Some ancient remains were unearthed at this site. You cannot enter them but can look across them. The remains are interesting and the site is also used as a cat sanctuary. The remains are part of an ancient temple and the Theatre of Pompey. Julis Caesar was murdered on the steps of this theatre.
For five consecutive days, we crossed Largo del Torre Argentina or simply, Largo Argentina, either after alighting from Tram No. 8 or running to board the same tram back home or changing buses here to visit yet another tourist destination. It was only on Day 3 that one finally crossed the road, marvelled at the sunken ruins and snapped a few photos while catching glimpses of the insouciant cats strewn all around. Given the ordinariness of the place, it was difficult to imagine that this was the very place that Julius Caesar muttered, "Et tu, Brute?" before succumbing to the mortal dagger stabs of his assassins.
Building work carried out in the 1920’s disinterred four Roman Republican-era temples in the square of Largo di Torre Argentina. These temples of Area Sacra di Largo Argentina are now called Temples A, B, C and D. The oldest temple is temple C, built in the early half of the third century BC. You can recognise it as a rectangular structure placed atop a platform with an altar. It may date to the second century BC. The largest temple is the one with the tall columns jutting out. Alongside Via di Torre Argentina, are the ruins of the Curia of Pompey - a senate meeting place - part of the complex which included the Theatre of Pompey. It was here that Julius Caesar was assassinated on 15 March 44 BC.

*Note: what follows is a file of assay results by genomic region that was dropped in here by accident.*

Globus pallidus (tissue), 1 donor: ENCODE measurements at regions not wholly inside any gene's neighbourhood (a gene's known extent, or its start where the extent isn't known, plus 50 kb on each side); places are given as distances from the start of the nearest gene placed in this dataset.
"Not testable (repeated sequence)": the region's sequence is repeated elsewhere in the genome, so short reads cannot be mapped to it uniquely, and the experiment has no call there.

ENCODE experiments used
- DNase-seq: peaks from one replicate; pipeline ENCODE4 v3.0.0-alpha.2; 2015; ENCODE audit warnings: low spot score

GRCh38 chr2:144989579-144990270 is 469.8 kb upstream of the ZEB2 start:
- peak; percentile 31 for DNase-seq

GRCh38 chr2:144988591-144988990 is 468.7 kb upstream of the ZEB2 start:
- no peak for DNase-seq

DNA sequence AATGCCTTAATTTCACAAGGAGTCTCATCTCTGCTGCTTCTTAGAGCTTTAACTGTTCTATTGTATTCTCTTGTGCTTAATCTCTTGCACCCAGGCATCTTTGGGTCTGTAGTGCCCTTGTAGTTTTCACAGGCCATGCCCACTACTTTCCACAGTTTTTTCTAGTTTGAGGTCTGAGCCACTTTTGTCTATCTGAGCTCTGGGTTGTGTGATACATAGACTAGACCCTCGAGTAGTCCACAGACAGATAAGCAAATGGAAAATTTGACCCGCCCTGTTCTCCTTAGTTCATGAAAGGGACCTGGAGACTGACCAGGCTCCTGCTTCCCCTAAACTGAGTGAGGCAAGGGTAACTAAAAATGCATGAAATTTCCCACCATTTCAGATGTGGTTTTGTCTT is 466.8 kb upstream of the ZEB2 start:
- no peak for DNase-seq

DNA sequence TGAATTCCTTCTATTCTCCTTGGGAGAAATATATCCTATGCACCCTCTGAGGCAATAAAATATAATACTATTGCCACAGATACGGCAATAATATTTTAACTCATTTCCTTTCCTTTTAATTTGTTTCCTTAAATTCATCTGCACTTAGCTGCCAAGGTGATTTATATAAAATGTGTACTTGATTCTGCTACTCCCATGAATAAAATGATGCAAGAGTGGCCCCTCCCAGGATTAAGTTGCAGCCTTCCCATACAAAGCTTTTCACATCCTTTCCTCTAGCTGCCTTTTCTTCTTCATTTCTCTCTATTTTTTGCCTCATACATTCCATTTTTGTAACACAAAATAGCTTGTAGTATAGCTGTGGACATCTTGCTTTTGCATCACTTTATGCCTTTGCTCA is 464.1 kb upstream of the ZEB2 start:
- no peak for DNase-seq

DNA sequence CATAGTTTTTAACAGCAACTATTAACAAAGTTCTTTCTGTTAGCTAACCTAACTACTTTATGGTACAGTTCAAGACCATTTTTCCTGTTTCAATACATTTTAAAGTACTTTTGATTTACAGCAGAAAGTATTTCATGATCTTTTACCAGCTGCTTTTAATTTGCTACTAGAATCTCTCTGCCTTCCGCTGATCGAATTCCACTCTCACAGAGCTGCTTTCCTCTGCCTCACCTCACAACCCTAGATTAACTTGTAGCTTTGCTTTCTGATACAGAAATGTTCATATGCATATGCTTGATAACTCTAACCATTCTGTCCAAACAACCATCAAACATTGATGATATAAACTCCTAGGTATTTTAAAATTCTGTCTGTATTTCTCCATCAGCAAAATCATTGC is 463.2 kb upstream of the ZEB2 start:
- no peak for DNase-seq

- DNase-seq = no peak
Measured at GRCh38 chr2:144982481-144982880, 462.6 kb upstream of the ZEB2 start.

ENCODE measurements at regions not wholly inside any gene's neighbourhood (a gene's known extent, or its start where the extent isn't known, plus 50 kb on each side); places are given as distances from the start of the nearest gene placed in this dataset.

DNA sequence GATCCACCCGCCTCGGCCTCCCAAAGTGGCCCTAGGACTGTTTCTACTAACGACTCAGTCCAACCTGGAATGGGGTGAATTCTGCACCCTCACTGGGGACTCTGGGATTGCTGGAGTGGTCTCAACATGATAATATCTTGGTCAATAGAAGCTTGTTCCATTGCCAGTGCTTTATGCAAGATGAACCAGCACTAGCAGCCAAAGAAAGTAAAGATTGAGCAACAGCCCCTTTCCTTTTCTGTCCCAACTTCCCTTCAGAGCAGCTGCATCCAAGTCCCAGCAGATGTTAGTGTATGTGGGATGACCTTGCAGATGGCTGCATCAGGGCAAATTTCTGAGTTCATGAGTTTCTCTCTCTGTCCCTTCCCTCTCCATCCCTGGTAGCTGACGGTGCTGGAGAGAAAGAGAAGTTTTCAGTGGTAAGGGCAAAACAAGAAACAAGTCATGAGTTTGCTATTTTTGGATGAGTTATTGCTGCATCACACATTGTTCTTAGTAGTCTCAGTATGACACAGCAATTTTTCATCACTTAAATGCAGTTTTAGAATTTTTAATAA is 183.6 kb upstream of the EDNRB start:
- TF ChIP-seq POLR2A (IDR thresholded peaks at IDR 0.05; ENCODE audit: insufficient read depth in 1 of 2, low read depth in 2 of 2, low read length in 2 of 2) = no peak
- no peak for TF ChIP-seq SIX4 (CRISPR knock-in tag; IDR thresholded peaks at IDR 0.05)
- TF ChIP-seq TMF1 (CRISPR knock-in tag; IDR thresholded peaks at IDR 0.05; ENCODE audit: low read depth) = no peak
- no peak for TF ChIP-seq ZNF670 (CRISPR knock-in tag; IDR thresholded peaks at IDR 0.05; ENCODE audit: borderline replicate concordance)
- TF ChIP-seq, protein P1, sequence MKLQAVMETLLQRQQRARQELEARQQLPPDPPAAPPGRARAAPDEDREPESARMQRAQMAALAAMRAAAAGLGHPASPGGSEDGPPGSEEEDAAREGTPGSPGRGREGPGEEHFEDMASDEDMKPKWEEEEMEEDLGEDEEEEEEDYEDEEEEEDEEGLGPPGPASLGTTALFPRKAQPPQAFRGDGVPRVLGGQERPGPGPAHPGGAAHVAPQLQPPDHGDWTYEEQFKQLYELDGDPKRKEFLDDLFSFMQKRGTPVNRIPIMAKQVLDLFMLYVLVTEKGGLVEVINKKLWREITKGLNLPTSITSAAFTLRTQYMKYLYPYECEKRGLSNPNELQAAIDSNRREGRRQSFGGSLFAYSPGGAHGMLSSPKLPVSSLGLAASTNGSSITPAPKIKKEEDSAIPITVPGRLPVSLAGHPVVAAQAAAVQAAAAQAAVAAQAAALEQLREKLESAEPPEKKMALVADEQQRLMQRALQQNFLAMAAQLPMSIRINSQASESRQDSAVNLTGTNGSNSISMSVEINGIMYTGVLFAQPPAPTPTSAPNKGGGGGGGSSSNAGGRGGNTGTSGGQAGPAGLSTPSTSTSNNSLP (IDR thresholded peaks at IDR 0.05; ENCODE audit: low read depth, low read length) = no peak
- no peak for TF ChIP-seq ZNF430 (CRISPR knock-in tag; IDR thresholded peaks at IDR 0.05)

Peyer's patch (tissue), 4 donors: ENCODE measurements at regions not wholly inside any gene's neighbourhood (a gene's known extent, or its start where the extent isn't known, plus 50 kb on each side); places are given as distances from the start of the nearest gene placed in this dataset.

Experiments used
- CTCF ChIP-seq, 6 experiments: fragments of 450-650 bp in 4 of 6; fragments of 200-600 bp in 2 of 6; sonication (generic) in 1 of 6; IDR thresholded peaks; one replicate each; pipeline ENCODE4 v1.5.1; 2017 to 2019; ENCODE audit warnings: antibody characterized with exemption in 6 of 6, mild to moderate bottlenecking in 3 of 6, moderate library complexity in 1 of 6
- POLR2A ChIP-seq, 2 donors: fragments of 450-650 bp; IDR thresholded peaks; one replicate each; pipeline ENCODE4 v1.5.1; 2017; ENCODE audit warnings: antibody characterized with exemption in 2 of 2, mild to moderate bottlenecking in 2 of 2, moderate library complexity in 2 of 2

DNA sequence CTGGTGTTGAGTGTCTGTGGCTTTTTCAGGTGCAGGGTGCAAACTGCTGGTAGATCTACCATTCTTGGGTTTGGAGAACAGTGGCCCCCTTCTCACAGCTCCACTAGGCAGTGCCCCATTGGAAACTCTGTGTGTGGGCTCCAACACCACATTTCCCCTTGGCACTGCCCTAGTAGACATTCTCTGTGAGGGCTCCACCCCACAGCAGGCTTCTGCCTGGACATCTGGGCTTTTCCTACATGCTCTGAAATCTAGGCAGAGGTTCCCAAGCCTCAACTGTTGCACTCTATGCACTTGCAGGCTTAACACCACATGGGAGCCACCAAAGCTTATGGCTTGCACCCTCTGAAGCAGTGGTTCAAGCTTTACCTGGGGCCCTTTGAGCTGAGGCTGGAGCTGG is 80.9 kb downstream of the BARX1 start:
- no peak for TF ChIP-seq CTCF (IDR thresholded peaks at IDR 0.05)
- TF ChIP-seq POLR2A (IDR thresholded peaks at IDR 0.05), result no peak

The site remains permanently closed but you can see the ruins from the road itself and visualise Pompey's Theatre and Baths which the Roman Senate used for their meetings while the Roman Forum was being built. It was while exiting one of such meetings that Brutus, Cassius and co-conspirators felled Caesar. Unfortunately, there’s no sign around to tell you of such a profound event. Today, Largo del Torre Argentina is home to the largest collection of stray cats in Rome. Pity Caesar didn’t have 9 lives.
First Written: Sep. 4, 2012
Many famous opera's had their premiere in this theatre, built in 1732 by the Sforza Cesarini family. The facade was placed a century later though. There are still performances in this beautiful building!
This square consists of four temples unearthed by excavation works in the 1920s. The four temples date from the late fourth to the late second century BC . The square has been identified as the Porticus Minucia Venus, founded 107 BC as the last of the four temples was finished. It can be viewed from four sides, notably from Corso Vittorio Emanuelle I, just at Largo Argentina , i.e. where you jump the No.8 tram for Trastevere. You are looing down as you walk round perhaps five metres - this was of course street level in ancient Rome, which has been altered naturally over time and by the great fire. The area was destroyed by fire AD80 , a year before Pompeii (AD 79) - no small irony that one of the buildings to have been positively identified was the Statio Aquarum, or water board which would today be responsible for water supply and fire hydrants!